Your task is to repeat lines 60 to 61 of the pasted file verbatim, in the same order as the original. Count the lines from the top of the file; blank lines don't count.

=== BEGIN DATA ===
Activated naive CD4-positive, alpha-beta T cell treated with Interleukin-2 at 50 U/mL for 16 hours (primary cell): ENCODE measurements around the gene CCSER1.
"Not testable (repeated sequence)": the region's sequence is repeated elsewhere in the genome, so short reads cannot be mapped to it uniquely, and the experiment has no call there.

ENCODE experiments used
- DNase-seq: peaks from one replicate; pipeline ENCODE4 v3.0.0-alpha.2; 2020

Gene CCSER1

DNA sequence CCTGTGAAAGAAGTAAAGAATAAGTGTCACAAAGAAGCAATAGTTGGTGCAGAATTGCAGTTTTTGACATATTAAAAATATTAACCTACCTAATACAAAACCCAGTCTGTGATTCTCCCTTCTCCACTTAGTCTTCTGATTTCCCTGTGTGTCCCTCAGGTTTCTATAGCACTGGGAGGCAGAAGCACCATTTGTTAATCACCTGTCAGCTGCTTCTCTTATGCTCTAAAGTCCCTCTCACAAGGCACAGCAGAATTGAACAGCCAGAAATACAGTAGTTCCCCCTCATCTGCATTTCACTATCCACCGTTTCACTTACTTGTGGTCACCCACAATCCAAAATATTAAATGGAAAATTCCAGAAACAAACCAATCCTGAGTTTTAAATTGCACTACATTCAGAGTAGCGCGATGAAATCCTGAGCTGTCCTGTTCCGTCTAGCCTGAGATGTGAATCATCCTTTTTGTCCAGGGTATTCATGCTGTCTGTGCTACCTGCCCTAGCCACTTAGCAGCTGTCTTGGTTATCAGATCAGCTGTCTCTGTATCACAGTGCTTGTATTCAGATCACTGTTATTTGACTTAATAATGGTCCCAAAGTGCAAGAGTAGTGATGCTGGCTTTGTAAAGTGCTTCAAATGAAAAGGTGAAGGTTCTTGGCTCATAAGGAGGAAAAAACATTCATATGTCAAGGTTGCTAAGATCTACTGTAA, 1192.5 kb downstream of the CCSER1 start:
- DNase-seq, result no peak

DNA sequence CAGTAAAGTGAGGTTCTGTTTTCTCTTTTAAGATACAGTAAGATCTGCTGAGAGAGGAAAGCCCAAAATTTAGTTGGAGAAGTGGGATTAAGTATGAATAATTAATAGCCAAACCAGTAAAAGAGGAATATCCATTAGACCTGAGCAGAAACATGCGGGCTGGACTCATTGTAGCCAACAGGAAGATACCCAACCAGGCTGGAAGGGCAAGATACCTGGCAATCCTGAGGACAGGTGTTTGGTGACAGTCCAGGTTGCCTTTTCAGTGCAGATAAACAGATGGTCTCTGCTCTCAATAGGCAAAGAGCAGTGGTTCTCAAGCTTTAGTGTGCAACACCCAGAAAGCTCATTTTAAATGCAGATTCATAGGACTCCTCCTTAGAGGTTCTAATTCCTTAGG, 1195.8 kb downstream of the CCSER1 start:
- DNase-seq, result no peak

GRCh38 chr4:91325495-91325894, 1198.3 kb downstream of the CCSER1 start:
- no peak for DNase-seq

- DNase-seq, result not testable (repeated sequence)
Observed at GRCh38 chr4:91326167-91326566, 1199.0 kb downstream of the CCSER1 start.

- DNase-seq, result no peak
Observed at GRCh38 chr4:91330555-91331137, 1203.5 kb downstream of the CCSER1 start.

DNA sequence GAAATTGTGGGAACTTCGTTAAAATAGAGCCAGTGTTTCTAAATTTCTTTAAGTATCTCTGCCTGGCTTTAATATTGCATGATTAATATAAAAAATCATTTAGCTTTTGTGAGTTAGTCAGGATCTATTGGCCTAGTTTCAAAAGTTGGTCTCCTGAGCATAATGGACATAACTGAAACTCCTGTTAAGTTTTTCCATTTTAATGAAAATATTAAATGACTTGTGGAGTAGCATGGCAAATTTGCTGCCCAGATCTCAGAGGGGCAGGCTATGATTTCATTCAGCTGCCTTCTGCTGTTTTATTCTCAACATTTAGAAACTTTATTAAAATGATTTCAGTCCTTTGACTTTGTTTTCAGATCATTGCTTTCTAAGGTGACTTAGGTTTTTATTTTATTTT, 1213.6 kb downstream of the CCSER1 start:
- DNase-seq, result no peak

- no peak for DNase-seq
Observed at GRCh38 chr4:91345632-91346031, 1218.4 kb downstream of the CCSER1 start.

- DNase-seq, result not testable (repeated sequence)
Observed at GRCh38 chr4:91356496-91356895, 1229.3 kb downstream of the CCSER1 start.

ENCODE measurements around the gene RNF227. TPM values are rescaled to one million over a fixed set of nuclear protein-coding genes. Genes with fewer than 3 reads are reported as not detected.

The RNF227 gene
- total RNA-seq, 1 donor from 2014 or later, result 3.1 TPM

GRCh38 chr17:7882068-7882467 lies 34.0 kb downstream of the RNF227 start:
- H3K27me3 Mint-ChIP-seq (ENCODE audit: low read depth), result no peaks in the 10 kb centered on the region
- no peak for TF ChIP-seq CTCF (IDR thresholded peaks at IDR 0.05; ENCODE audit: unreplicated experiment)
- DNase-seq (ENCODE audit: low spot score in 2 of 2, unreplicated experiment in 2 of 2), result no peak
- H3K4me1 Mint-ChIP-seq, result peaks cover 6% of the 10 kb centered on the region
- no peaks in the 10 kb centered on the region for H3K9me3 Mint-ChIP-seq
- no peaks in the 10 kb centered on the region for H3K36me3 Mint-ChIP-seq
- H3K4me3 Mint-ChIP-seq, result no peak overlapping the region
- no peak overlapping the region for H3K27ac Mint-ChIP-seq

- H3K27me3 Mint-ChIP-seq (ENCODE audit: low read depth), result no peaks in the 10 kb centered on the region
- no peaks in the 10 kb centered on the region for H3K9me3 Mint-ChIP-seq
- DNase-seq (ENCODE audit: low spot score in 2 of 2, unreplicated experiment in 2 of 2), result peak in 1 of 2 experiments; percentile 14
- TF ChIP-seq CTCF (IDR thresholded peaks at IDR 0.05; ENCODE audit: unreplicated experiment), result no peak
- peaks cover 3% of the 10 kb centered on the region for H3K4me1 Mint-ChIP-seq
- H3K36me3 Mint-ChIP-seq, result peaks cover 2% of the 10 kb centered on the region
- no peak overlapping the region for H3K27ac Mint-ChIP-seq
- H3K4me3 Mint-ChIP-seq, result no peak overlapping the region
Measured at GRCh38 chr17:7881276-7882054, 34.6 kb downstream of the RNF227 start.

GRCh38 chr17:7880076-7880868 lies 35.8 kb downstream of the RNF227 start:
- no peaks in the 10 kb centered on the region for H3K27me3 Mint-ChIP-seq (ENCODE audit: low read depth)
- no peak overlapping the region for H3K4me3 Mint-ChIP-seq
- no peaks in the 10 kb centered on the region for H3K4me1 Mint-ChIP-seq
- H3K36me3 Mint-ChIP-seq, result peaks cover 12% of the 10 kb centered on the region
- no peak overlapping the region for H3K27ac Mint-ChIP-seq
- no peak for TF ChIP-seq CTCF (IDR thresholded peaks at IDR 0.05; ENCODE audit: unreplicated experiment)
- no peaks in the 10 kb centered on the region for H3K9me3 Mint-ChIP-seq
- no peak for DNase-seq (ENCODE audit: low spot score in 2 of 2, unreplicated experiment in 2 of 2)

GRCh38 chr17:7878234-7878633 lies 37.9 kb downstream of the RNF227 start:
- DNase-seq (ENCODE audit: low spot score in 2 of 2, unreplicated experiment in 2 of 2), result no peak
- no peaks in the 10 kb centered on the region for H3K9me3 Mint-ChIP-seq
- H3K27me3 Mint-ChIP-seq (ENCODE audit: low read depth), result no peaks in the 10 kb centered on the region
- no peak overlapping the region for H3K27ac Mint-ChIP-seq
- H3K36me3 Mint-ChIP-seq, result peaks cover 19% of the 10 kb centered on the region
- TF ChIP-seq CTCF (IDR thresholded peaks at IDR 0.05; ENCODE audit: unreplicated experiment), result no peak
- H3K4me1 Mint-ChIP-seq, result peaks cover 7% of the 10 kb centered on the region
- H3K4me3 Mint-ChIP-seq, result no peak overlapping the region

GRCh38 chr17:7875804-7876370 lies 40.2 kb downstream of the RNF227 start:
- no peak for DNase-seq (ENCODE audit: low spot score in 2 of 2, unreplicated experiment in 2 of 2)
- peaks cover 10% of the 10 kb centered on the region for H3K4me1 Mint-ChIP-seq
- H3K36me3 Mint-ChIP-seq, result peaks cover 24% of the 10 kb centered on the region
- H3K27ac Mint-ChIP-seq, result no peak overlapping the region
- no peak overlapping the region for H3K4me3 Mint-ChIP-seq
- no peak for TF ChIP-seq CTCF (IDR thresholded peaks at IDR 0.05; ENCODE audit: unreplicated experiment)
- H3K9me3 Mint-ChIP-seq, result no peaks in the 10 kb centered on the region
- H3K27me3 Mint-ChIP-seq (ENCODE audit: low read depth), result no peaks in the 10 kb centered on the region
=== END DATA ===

- H3K4me3 Mint-ChIP-seq, result no peak overlapping the region

GRCh38 chr17:7875804-7876370 lies 40.2 kb downstream of the RNF227 start: